2003: Robert Palmer, English singer-songwriter and musician who had solo hit songs in the 1980s such as "Addicted to Love" and was lead vocalist for the Power Station, who had a hit song with "Some Like It Hot," dies of a heart attack at 54.
The singer had known success before '85 – a top-20 hit with "Every Kinda People," a Billboard year-end chart topper with "Bad Case of Loving You" – but nothing could have prepared him, or his fans, for what 1985 would bring: Two platinum albums (one with the Power Station, one solo); four hot singles (with more to follow in 1986 from his year-end release "Riptide"); and a prominent entry in the annals of 1980s' pop culture with the unmistakable styling of his iconic videos. Read more
2000: Richard Mulligan, U.S. actor known for his roles as Burt Campbell on the sitcom "Soap" and as Dr. Harry Weston on "Golden Girls" and "Empty Nest," dies at 67.
Mulligan's TV series were huge hits, but they weren't the only notable things he did. We also loved his 1986 appearance on "The Twilight Zone," in which he reprised a role originated by Art Carney in 1959. Read more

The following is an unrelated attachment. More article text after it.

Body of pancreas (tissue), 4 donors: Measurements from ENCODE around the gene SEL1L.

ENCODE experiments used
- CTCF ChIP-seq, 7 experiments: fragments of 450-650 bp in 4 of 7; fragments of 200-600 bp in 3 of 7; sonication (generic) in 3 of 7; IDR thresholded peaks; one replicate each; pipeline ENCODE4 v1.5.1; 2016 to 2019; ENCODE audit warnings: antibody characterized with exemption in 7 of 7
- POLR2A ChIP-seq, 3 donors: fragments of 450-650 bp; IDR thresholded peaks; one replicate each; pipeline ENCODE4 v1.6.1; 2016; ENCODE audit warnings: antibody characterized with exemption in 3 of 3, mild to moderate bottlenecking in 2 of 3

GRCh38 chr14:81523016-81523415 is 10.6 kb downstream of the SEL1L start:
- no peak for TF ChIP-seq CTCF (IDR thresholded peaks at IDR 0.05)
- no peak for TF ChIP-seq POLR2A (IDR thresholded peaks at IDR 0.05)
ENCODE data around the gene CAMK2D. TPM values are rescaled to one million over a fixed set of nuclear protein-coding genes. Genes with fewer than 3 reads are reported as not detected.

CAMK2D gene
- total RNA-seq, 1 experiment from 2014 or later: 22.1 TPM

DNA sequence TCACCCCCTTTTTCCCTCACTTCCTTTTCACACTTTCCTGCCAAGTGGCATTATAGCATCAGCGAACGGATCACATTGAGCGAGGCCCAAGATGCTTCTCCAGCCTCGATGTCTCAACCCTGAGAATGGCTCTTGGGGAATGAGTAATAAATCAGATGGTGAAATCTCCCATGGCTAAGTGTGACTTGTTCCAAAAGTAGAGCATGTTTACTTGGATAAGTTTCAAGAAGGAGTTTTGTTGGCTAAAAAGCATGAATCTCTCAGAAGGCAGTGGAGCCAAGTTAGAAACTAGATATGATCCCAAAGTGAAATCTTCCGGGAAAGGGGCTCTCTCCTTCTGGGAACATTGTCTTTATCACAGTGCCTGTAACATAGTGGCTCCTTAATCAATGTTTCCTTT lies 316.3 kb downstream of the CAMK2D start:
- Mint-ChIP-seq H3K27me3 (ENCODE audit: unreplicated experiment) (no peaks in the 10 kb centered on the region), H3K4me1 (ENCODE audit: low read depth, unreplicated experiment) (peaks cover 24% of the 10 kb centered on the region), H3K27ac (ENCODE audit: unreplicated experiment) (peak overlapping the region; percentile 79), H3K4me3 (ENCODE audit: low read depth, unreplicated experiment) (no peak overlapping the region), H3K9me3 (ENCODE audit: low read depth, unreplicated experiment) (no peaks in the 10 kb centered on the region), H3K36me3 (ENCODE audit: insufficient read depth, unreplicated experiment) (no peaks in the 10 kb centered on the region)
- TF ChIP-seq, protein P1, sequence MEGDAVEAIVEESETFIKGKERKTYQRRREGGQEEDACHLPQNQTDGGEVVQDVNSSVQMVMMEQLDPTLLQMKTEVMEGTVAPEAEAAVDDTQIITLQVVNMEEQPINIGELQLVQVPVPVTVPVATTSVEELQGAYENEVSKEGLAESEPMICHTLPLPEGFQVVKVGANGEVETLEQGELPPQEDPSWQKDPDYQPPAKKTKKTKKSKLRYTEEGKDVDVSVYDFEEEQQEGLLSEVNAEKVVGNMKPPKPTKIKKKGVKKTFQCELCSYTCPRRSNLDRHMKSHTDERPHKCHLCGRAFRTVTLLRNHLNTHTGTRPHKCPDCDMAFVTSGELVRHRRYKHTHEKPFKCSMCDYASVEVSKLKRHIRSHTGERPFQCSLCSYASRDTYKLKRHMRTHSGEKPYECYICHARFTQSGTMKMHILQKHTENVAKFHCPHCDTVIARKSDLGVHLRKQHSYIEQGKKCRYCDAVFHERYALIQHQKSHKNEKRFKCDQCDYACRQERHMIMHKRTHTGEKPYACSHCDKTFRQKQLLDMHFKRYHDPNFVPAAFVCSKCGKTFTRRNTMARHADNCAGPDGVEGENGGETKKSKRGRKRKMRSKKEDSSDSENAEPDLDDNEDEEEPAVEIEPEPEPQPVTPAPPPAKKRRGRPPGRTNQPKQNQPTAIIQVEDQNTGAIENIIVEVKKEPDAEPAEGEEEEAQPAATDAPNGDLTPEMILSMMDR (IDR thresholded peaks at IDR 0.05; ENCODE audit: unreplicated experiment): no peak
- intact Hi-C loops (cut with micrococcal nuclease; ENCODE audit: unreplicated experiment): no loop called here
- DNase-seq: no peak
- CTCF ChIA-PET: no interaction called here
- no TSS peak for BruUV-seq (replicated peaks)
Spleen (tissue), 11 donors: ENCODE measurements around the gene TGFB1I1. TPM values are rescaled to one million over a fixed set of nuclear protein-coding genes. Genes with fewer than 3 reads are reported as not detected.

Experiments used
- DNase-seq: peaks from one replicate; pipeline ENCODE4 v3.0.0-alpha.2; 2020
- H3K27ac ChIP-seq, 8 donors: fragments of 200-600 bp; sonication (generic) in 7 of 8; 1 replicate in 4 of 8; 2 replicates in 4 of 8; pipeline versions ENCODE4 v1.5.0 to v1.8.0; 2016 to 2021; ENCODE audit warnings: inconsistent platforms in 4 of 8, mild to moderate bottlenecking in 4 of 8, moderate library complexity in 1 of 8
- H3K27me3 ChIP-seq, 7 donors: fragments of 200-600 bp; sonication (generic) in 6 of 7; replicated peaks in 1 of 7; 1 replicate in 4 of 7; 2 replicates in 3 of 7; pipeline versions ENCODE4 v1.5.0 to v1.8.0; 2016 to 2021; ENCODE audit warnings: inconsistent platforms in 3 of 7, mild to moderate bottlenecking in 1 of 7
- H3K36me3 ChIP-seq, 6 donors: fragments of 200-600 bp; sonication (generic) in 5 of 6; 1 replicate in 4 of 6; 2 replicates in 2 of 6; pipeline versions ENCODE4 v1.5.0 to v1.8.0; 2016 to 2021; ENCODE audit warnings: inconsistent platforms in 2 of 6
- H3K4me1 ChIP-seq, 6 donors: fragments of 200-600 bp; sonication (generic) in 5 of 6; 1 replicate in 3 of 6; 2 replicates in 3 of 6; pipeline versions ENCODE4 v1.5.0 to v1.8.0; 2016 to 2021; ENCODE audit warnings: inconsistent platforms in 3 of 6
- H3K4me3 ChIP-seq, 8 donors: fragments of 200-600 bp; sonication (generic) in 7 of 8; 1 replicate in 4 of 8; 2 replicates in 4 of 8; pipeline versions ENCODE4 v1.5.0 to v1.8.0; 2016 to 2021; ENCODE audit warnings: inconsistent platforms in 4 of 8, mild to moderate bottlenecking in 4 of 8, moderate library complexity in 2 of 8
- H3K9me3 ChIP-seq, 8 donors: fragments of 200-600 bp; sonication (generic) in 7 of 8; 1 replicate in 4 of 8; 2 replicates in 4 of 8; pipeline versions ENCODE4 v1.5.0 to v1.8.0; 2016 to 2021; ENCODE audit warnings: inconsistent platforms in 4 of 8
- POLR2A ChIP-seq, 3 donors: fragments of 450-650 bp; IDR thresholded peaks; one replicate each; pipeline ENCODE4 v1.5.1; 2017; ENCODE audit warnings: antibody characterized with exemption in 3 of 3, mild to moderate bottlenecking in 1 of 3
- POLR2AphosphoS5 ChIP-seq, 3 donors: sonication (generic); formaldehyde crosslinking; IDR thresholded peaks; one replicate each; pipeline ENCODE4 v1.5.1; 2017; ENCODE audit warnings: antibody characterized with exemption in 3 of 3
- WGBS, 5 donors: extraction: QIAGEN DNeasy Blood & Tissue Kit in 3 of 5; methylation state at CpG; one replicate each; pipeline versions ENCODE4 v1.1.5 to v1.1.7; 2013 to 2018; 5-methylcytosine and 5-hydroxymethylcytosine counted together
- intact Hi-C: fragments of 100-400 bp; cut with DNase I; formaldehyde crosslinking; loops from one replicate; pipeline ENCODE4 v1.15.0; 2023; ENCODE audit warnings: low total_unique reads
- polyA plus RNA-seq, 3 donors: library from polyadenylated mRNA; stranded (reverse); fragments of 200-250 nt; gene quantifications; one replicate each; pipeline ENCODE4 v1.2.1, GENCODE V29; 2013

1998: Betty Carter, U.S. jazz singer considered one of the greatest of all time and known for her improvisational technique, dies at 69.
The legendary chanteuse entered the jazz world late, toward the end of the era when big bands were king, but her timing allowed her to stand out. One of the last great big band vocalists, she became known for her breathy style and masterful scatting. And she was more than a Grammy-winning singer – she was a businesswoman who founded her own record label, Bet-Car Records, and an educator who loved sprinkling lessons about jazz history into her concerts at colleges and universities. Read more
1991: Billy Vaughn, U.S. singer, multi-instrumentalist and orchestra leader who charted 42 singles on the Billboard charts, dies at 72.
1984: John Facenda, U.S. sports broadcaster known as the voice of NFL Films from 1965 until his death, dies at 71.
1979: John Cromwell, U.S. director and actor who directed "Of Human Bondage" starring Bette Davis, dies at 91.
1973: Anna Magnani, Italian actress who won the Academy Award for best actress in 1955 for her role in "The Rose Tattoo," dies at 65.
1972: Charles Correll, U.S. radio comedian known best for his role as Andy on the "Amos 'n' Andy" radio show, dies at 82.
1966: Helen Kane, U.S. pop singer well-known for her signature song "I Wanna Be Loved By You," dies at 62.
1961: Juanita Hansen, U.S. film actress who was a star during the silent era, dies at 66.
1945: Bela Bartok, Hungarian composer and pianist who is considered one of the most important composers of the 20th century, dies at 64.
1937: Bessie Smith, who was the most popular female U.S. blues singer of the 1920s and 1930s, dies of injuries sustained in an auto accident at 43.
1902: Levi Strauss, U.S. businessman who created the first company to manufacture blue jeans, dies at 73.
1820: Daniel Boone, U.S. pioneer and frontiersman whose exploits made him one of the first folk heroes of the United States, dies at 85.